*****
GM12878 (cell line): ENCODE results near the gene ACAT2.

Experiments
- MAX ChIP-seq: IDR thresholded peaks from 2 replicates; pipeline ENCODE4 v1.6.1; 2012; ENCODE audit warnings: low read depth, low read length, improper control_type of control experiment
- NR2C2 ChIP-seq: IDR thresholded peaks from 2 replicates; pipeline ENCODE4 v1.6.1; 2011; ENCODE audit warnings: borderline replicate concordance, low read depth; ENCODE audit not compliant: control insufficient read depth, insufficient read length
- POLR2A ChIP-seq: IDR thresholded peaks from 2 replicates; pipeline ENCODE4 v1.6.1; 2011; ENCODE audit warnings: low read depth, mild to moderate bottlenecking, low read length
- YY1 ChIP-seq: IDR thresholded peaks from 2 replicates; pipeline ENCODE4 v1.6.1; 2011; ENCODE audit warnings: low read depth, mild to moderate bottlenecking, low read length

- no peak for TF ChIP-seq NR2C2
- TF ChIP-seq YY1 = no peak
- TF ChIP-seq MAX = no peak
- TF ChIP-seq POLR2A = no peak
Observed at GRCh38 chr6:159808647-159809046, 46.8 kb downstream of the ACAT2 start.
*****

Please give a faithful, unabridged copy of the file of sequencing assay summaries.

GM12878 (cell line): ENCODE results near the gene ACAT2.

Experiments
- MAX ChIP-seq: IDR thresholded peaks from 2 replicates; pipeline ENCODE4 v1.6.1; 2012; ENCODE audit warnings: low read depth, low read length, improper control_type of control experiment
- NR2C2 ChIP-seq: IDR thresholded peaks from 2 replicates; pipeline ENCODE4 v1.6.1; 2011; ENCODE audit warnings: borderline replicate concordance, low read depth; ENCODE audit not compliant: control insufficient read depth, insufficient read length
- POLR2A ChIP-seq: IDR thresholded peaks from 2 replicates; pipeline ENCODE4 v1.6.1; 2011; ENCODE audit warnings: low read depth, mild to moderate bottlenecking, low read length
- YY1 ChIP-seq: IDR thresholded peaks from 2 replicates; pipeline ENCODE4 v1.6.1; 2011; ENCODE audit warnings: low read depth, mild to moderate bottlenecking, low read length

- no peak for TF ChIP-seq NR2C2
- TF ChIP-seq YY1 = no peak
- TF ChIP-seq MAX = no peak
- TF ChIP-seq POLR2A = no peak
Observed at GRCh38 chr6:159808647-159809046, 46.8 kb downstream of the ACAT2 start.